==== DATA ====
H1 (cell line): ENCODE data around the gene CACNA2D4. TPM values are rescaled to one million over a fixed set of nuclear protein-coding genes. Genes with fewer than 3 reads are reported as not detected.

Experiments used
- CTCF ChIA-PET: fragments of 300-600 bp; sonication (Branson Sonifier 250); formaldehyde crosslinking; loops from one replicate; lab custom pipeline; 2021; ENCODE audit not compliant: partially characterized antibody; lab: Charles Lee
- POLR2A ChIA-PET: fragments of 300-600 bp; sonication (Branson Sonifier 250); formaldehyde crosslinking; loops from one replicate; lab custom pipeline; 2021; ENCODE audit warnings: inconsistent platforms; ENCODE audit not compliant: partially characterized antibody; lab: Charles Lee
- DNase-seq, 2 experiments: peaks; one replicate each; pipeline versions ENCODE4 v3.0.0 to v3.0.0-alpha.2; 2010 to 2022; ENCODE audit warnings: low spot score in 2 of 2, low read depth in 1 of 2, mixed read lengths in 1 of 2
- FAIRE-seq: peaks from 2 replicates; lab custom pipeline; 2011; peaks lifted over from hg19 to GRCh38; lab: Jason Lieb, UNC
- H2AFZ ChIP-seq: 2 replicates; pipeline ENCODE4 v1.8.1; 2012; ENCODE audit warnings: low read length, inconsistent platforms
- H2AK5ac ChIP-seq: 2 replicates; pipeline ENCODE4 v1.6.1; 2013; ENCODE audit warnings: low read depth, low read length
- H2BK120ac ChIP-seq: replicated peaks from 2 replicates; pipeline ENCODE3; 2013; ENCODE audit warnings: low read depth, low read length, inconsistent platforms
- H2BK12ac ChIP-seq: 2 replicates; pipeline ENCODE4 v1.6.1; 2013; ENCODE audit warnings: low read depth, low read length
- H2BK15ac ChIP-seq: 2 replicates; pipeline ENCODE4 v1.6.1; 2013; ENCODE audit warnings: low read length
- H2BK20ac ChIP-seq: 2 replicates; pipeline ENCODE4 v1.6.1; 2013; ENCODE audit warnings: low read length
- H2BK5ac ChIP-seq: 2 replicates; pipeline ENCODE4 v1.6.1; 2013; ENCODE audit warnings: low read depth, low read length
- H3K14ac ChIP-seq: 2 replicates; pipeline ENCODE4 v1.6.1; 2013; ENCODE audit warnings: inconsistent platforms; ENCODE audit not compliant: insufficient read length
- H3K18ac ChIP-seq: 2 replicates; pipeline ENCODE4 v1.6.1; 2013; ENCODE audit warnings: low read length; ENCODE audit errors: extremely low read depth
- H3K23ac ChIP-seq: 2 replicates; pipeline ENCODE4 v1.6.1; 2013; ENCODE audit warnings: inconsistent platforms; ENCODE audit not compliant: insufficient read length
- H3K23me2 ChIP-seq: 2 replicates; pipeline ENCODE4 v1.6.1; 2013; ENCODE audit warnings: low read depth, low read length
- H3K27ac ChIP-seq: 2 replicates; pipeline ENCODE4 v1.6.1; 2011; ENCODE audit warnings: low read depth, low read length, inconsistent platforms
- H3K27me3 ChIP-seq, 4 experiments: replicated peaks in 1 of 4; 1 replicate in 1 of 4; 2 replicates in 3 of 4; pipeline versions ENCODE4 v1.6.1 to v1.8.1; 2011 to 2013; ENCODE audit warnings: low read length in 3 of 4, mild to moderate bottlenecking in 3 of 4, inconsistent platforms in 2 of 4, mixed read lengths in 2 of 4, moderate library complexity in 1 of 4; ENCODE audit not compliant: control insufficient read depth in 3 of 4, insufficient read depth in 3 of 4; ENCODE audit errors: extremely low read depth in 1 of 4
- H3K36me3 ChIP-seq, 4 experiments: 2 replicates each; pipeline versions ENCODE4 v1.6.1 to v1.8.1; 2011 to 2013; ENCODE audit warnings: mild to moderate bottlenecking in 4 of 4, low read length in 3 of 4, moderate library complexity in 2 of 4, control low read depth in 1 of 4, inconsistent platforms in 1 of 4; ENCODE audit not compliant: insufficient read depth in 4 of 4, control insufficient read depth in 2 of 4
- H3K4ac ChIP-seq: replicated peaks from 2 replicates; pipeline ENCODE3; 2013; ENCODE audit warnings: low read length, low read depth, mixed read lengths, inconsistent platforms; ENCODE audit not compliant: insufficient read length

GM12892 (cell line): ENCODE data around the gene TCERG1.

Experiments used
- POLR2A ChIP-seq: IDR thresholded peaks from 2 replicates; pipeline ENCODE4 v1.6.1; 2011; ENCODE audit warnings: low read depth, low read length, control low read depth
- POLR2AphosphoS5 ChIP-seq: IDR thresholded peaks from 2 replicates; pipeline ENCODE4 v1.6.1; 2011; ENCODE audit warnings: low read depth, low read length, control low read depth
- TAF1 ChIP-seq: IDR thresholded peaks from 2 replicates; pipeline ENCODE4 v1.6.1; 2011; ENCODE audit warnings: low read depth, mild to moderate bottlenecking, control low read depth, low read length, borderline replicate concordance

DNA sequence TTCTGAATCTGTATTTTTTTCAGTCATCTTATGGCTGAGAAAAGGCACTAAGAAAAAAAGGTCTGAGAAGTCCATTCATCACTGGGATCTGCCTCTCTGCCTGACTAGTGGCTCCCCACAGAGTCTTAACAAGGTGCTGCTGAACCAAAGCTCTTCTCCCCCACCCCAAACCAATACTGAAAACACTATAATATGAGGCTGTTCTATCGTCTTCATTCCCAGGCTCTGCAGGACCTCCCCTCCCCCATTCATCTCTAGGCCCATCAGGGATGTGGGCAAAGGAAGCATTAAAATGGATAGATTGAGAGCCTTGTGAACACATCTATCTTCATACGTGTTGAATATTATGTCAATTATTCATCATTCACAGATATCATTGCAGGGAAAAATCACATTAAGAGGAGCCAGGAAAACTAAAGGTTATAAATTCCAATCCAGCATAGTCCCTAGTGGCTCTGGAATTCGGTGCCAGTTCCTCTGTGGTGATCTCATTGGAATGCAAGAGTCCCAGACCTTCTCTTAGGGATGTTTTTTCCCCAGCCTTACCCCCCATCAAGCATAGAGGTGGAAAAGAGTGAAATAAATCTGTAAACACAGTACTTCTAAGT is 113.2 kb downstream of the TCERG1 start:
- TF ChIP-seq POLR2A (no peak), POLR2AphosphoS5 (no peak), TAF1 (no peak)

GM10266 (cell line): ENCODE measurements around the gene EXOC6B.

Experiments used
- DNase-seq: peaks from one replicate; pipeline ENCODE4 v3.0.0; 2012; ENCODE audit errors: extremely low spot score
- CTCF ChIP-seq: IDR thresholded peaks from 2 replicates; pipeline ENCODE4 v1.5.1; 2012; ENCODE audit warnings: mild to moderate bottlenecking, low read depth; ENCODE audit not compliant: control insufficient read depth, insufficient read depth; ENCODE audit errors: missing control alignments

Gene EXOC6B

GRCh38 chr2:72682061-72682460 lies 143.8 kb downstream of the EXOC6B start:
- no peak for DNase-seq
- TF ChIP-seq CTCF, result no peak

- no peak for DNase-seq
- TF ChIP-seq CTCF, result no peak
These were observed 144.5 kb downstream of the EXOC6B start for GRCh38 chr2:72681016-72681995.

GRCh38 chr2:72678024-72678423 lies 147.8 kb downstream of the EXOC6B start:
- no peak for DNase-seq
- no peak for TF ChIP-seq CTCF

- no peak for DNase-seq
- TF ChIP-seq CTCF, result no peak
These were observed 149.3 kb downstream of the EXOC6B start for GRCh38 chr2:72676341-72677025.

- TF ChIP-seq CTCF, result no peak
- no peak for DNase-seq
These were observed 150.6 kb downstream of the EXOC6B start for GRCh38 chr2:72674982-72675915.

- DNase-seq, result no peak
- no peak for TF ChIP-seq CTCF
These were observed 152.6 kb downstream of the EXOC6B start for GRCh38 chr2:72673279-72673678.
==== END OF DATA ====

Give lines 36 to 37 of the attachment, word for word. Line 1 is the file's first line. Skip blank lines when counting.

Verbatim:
- TF ChIP-seq CTCF, result no peak

- no peak for DNase-seq